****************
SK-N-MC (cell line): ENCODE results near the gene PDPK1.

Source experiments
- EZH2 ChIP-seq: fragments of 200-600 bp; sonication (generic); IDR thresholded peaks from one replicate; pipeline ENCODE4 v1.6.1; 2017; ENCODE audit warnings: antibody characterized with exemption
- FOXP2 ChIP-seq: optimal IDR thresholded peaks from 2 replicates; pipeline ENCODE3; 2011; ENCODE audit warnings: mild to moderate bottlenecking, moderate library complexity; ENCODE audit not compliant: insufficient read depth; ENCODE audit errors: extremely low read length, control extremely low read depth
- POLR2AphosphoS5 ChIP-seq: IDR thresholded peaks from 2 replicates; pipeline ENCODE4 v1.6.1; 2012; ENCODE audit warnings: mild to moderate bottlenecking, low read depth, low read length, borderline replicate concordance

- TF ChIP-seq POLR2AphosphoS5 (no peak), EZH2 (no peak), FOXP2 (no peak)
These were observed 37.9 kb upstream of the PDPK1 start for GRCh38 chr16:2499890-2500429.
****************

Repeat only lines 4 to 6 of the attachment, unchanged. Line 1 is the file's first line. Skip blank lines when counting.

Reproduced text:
- FOXP2 ChIP-seq: optimal IDR thresholded peaks from 2 replicates; pipeline ENCODE3; 2011; ENCODE audit warnings: mild to moderate bottlenecking, moderate library complexity; ENCODE audit not compliant: insufficient read depth; ENCODE audit errors: extremely low read length, control extremely low read depth
- POLR2AphosphoS5 ChIP-seq: IDR thresholded peaks from 2 replicates; pipeline ENCODE4 v1.6.1; 2012; ENCODE audit warnings: mild to moderate bottlenecking, low read depth, low read length, borderline replicate concordance

- TF ChIP-seq POLR2AphosphoS5 (no peak), EZH2 (no peak), FOXP2 (no peak)